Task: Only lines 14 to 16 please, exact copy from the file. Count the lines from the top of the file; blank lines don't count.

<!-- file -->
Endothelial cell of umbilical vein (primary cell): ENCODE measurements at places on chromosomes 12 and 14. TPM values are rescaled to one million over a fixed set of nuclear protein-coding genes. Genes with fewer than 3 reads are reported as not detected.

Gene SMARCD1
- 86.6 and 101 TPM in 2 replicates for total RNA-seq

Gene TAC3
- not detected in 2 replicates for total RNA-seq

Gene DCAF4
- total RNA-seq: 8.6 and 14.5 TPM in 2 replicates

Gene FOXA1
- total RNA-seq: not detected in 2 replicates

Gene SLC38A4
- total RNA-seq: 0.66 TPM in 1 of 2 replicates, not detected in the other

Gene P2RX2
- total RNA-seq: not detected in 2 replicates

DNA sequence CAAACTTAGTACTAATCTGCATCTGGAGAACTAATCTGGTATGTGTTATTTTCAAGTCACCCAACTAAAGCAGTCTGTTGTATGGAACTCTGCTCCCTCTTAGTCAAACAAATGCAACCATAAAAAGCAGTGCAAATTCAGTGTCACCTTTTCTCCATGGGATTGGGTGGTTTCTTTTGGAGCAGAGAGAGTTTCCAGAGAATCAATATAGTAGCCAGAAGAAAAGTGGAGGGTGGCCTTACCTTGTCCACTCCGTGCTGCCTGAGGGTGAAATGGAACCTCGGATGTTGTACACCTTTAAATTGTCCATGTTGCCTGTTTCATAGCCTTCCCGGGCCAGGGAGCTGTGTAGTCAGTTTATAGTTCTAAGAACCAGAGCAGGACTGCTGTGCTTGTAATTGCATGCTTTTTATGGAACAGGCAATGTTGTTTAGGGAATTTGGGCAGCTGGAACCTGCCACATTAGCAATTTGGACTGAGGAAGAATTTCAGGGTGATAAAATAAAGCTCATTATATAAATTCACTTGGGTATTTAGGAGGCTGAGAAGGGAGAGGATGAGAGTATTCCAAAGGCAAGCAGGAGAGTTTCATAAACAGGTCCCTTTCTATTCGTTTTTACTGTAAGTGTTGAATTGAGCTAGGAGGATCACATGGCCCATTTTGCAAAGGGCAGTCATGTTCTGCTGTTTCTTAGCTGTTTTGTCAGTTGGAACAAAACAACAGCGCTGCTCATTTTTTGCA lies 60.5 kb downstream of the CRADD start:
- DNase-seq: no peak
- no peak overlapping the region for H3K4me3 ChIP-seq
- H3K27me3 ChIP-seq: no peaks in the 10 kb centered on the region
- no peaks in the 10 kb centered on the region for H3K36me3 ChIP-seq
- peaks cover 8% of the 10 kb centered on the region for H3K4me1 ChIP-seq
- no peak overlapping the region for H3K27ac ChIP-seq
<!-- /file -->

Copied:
DNA sequence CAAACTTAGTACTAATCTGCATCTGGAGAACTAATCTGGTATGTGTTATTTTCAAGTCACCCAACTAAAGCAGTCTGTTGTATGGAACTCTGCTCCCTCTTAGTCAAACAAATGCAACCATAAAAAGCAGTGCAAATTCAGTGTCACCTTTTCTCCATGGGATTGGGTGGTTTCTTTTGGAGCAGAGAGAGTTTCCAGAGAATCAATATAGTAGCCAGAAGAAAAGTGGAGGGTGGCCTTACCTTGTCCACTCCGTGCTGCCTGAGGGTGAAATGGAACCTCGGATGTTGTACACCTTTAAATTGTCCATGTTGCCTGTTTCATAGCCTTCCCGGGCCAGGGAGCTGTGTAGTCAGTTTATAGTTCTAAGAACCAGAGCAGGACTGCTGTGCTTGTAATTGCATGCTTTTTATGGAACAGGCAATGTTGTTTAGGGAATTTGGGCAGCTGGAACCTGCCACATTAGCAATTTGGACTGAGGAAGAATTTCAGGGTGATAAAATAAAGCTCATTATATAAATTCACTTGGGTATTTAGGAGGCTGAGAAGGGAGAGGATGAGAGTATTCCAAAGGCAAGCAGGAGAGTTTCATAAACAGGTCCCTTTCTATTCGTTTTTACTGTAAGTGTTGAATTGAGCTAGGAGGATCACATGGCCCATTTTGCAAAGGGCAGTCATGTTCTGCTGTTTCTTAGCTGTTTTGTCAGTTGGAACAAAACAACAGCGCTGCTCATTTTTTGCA lies 60.5 kb downstream of the CRADD start:
- DNase-seq: no peak
- no peak overlapping the region for H3K4me3 ChIP-seq